This study found that the obesity group based on body fat percentage did not have a significant relationship with lipid fraction levels (P > 0.05). This is in contrast to a previous study conducted by Kobayashi et al, which stated that obesity based on the measurement of %BF using BIA is more strongly correlated with serum lipids except HDL-C in the Japanese population [12]. Likewise, Bohn et al revealed in their study that there is a significant trend of increasing prevalence with low HDL-C levels in subjects with high body fat as measured by BIA [13]. The results of this study are in line with a prior study carried out in Indonesia by Nurbaya et al, which showed that there is no relationship between total body fat as measured by BIA and serum lipid profiles in each category of high and normal body fat [14]. This is suspected to be due to unclear clarification of the clinical significance of its use. Obesity measurement using BIA appears to be less accurate, as the BIA algorithm developed in normal weight subjects is then transferred to obese subjects without further equation validation [13]. In addition, the results of body fat measurement using BIA can be biased; there may be differences in the reference population, skin temperature, skin blood flow, or nutritional status.

In this study, the central obesity group based on WC was proven to have a significant relationship with LDL-C (P = 0.023), with the risk of the incidence of high LDL-C levels of 3.1 times, compared to the non-central obesity group. This is not in line with the result of a prior study by Chehrei et al, which stated that WC has a positive correlation with TG and a significant negative correlation with HDL-C [15]. Similarly, Brenner et al reported in their study that WC is strongly associated with TG and TC/HDL-C ratio, after adjusting for BMI and other covariates [16]. A study conducted by Hou et al also found a strong relation between WC and increased TG as well as decreased HDL-C [17]. Meanwhile, Ishizaka et al proved in a cohort study that changes in WC are positively associated with changes in LDL-C and TG, but not with HDL-C [18].

The results of this study find no relationship between central obesity based on WC and the most vital lipid metabolism disorders in obesity, namely HDL-C and TG. However, central obesity based on WC has a significant correlation with LDL-C, which is still a risk factor for atherosclerosis. The increase in LDL-C levels in the central obesity group is suspected to be associated with the production of sdLDL. The size of LDL particles is largely determined by their cholesterol content, meaning that sdLDL is a particle with low cholesterol level [19]. Nevertheless, an increase in LDL-C levels does not indicate an increase in sdLDL levels and need further investigation.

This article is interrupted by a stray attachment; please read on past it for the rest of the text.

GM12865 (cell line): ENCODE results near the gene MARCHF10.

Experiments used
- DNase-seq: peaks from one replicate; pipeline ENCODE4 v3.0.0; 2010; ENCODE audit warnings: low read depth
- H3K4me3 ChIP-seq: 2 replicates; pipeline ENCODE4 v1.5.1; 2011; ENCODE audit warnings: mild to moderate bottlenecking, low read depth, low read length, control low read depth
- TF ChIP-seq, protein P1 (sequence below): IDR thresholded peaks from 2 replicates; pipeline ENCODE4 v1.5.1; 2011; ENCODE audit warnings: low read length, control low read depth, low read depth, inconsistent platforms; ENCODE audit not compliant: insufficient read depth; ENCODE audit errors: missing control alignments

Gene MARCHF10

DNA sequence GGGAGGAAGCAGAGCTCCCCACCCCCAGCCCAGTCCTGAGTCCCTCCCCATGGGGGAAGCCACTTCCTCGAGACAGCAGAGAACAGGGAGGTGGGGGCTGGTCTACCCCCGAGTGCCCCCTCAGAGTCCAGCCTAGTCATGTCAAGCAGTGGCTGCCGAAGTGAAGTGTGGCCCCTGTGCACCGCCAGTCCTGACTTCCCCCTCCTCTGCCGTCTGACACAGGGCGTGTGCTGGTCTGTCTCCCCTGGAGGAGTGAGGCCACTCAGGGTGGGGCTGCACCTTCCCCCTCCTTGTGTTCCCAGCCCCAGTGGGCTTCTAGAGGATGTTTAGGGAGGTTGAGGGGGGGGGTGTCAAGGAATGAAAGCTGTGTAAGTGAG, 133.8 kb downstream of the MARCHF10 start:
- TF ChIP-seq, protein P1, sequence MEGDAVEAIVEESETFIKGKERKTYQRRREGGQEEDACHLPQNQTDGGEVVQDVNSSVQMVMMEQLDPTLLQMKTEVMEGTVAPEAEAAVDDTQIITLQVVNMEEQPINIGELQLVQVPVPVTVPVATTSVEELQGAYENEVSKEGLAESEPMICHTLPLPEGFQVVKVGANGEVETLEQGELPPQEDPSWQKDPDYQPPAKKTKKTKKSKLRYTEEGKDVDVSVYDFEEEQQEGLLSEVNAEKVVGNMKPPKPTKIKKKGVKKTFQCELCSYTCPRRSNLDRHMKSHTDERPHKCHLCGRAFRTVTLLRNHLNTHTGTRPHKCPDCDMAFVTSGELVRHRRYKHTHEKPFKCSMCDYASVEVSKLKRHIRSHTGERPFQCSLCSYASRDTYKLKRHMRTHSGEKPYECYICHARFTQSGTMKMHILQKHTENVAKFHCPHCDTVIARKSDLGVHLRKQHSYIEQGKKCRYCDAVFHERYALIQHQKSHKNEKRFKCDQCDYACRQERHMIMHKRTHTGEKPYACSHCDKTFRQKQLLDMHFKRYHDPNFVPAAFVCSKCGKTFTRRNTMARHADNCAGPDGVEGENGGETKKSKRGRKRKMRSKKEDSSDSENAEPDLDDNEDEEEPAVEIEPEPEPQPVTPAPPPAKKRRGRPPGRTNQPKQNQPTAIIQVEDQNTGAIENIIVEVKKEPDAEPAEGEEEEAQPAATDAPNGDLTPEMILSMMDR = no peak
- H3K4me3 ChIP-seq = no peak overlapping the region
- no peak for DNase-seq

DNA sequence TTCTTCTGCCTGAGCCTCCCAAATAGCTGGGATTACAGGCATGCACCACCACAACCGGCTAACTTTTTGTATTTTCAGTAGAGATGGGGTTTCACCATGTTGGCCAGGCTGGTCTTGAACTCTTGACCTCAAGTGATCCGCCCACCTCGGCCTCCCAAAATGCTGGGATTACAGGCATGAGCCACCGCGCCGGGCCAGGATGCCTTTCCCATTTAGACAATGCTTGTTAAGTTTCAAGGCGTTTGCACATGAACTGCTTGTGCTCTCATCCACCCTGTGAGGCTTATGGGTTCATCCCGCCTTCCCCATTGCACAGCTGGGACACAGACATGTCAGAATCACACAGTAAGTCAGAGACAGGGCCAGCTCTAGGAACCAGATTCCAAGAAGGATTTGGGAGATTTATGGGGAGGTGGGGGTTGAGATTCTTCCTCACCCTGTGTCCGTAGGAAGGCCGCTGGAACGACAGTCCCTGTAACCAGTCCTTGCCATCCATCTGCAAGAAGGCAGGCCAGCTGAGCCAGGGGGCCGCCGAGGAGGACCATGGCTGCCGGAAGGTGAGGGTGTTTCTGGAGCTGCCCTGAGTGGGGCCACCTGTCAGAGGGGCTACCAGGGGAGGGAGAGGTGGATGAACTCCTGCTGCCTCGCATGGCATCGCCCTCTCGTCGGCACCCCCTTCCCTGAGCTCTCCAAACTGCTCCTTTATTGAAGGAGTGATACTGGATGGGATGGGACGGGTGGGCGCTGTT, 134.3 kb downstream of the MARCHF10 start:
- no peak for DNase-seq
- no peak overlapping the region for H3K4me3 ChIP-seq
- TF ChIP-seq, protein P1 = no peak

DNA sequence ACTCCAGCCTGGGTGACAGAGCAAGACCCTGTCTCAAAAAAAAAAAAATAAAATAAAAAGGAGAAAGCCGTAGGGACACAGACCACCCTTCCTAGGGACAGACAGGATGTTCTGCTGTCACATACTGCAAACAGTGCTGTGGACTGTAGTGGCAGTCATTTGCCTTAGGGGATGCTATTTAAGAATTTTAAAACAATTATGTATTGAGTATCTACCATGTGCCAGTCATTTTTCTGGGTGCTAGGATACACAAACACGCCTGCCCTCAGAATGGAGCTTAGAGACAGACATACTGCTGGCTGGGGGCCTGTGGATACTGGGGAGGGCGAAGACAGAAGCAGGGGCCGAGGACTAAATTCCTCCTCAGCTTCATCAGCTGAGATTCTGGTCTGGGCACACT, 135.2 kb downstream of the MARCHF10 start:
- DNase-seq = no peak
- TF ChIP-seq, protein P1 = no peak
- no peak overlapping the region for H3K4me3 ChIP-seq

There is a relationship between obesity as measured by a certain measurement index, and a certain lipid fraction; obesity based on BMI is related to HDL-C and TG, while central obesity based on WC is related with LDL-C. This study proves BMI and WC measurements are better at predicting dyslipidemia than %BF. The combination of these measurements is a practical, convenient, inexpensive, and widely used, which is expected to be performed as an initial and routine screening to identify risk factors for obesity-related lipid fraction disorders.


This study has several limitations. As a cross-sectional study, the analysis did not address a causal relationship. In addition, the research subjects involved were relatively limited, and therefore interpretation of the results may require considerable attention. This study also did not take into account other factors that can affect glucose and lipid metabolism such as diet and/or physical activity. Further studies are highly recommended to include the measurement of another characteristic component of atherogenic dyslipidemia, namely Apo B, to calculate small-density LDL.


We thank all the study members, staff, and participants related with the study.

Financial Disclosure

During this study, no financial support was received neither from any pharmaceutical company that has a direct connection with the research subject, nor from a company that provides or produces medical instruments and materials which may negatively affect the evaluation process of this study.

Conflict of Interest

No conflicts of interest between the authors and/or family members of the scientific and medical committee members or members of the potential conflicts of interest, counseling, expertise, working conditions, shareholding, and similar situations in any firm.

Informed Consent

Written informed consent was obtained.

Author Contributions

Yudin R, Aman AM, and Rasyid H were the principal investigators of the study and drafted the manuscript. Yudin R and Zainuddin AA collected and analyzed the data. Sanusi H and Daud NA contributed to the concept and design of the study. Aman AM, Rasyid H and Bakri S revisited the manuscript and critically evaluated the intellectual contents. All authors participated in the final draft preparation, manuscript revision, and critical evaluation of the intellectual contents. All authors have read and approved the content of the manuscript and confirmed the accuracy or integrity of any part of the work.

Data Availability

Any inquiries regarding supporting data availability of this study should be directed to the corresponding author.